Spoiled with Encouragement?

Can you over encourage a child?

Can you give him too much praise?

Have you ever heard the statement that if you give a kid too much positive affirmation then they will become dependent on it, or that you can spoil a baby with too much love?

I am not a psychologist and do not claim to be.  I have no PHD, and have not spent countless hours pouring through literature on the psyche of a child.  I am simply a mom.  A mom with limited experience, but who watches her children’s signals and pays attention to the promptings in her spirit.  I am a mom who prays for and seeks parenting wisdom daily.  I don’t claim to know much on the subjects of children and parenting except for that which life has taught me.  With that disclaimer in-tact, I would like to share with you some of my own humble thoughts on the topic of encouraging our children.

One of my favorite mom’s on the planet is Michelle Duggar, who you may know from the TLC show 19 Kids and Counting.  I have heard Michelle say on her show and in her books (forgive me for paraphrasing) that for every negative comment that they receive, a child needs ten positive comments to build them back up.  Isn’t it incredible that one negative commment could have such a strong affect on a person that they would need ten positives just to bring them back up to par?

I am a mom of a toddler. Which means that every other minute it seems that I am correcting that toddler for one thing or another.

“No No Ella.”

“Don’t touch that Ella.”

“Listen to Mommy Ella.”

Part of raising happy and healthy children is to give them boundaries.  This is a good thing, they need this!  But when we are so busy correcting, training and setting boundaries for these little ones, do we ever stop to think about how much of our interaction with them is dominated by  “no, no…and…stop that?”

My daughter is getting negative (but necessary) enforcement what seems at times like every other minute?  I probably say NO thirty times a day, and don’t think twice about it.  Taking that into consideration with the ten to one ratio, I don’t think too much affirmation is going to be an issue.  Children can be spoiled by lack of boundaries and correction – absolutely, but by speaking too many positive things into their lives?  I don’t believe it.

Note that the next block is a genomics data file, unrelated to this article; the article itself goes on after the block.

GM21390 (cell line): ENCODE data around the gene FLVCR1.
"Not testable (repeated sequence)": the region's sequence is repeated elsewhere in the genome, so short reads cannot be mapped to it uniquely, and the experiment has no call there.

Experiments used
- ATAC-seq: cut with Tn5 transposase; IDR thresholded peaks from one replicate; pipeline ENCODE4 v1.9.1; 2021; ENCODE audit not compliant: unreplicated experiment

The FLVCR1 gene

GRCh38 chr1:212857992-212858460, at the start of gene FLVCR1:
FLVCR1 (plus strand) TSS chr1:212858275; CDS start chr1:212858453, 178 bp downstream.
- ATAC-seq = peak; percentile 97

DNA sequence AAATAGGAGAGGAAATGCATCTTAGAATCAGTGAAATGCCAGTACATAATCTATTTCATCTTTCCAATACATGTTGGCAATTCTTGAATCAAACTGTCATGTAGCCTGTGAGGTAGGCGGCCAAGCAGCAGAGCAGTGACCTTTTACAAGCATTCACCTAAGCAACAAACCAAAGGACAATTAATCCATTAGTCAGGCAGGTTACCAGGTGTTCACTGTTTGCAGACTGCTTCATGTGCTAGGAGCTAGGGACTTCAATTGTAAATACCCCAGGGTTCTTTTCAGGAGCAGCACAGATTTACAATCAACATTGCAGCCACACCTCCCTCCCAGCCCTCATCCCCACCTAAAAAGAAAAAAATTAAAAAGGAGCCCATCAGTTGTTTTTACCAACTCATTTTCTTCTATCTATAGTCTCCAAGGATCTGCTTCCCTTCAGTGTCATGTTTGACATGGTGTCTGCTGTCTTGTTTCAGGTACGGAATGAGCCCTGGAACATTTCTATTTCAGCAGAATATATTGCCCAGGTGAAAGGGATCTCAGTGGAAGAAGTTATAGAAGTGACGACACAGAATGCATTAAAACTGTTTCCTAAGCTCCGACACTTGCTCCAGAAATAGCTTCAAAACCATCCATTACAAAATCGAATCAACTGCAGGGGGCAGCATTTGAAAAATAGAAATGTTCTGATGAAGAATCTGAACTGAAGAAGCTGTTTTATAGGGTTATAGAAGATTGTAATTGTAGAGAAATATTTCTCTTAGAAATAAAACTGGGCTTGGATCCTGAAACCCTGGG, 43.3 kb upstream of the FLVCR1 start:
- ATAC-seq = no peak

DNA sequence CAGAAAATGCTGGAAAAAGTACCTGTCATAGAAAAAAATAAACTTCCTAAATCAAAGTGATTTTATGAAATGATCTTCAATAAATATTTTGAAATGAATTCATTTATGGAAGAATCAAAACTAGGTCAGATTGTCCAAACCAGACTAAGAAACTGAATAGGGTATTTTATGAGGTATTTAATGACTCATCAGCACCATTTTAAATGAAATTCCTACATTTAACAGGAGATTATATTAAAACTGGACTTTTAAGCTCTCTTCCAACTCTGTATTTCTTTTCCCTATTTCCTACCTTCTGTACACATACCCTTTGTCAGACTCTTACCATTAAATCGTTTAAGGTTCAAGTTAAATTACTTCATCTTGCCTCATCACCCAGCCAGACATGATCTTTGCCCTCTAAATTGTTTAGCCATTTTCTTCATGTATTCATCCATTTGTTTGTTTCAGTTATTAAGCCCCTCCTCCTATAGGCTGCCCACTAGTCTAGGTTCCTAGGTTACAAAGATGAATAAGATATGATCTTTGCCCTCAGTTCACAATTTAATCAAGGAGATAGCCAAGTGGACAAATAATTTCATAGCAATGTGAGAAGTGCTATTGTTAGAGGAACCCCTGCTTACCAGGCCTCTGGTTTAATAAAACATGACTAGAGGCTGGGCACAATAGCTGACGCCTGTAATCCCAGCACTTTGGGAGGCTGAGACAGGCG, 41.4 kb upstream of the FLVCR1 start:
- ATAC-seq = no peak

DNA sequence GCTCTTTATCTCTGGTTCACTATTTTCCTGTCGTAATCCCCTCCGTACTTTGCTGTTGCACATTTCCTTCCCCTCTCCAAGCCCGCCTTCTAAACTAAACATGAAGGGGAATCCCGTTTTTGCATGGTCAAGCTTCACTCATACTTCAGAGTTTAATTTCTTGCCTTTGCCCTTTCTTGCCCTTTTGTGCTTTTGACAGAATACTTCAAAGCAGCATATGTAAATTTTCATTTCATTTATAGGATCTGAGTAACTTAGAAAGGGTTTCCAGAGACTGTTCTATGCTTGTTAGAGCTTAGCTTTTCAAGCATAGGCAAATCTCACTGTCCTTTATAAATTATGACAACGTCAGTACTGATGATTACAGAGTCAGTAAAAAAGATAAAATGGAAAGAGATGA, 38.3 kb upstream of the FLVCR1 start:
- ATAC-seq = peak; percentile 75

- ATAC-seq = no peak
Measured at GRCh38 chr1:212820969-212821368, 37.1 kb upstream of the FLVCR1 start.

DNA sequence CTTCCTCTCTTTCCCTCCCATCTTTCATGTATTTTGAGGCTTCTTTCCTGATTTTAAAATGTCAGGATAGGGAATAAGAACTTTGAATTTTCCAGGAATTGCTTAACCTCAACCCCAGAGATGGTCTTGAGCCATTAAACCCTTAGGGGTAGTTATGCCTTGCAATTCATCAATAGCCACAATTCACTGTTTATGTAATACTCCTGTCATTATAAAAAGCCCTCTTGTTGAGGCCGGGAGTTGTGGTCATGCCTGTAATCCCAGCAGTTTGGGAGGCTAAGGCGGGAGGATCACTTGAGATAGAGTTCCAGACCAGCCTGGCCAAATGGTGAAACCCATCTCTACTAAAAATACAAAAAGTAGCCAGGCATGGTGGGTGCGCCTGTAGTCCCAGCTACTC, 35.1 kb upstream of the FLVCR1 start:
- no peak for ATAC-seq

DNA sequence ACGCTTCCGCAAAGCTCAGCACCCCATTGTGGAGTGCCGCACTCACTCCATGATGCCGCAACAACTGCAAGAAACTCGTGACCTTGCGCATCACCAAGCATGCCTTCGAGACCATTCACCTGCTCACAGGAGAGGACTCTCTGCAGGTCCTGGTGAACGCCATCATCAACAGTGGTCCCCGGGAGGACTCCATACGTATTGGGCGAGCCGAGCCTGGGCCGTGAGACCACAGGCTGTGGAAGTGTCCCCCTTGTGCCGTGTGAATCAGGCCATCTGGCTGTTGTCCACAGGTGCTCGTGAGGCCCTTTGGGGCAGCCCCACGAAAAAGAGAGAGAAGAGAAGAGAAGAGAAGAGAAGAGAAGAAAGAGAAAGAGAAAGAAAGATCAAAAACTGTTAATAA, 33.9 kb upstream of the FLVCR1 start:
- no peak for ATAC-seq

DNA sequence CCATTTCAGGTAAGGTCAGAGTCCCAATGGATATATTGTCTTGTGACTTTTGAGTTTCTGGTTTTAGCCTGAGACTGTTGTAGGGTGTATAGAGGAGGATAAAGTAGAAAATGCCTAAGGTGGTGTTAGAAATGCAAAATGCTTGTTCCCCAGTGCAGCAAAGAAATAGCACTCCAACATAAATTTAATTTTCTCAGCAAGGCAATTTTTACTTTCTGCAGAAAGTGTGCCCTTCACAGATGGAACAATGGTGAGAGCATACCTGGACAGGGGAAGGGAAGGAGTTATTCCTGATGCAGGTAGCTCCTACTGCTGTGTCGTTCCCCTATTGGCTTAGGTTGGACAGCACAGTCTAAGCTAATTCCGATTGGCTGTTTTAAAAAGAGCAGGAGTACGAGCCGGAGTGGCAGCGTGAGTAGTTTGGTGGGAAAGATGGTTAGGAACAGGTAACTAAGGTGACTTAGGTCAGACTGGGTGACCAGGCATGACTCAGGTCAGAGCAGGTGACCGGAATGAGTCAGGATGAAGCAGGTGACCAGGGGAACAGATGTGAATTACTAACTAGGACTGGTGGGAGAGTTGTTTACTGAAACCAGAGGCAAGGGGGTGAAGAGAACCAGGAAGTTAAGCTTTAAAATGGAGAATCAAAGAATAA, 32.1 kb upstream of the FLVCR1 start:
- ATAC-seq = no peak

I make it a point to encourage my children every chance that I get, every second I can!  I am not afraid to lay it on thick!  Know why? Because if what Michelle says is true, then I had better get to work bringing those positives about in their little lives!  There are seasons when I feel like and I am correcting my toddler constantly – there is no way that I could ever keep a tally system of every positive and negative word that I spout her way!  So, knowing that the negatives are inevitable,  I take advantage of every single tiny opportunity that I get in the day to reinforce the positives.  If I lather my children with positive expressions of love and encouragement, then I can hope that this and the enforcement of loving boundaries and correction will work in harmony as I attempt to raise children who are emotionally healthy, happy and well-balanced people.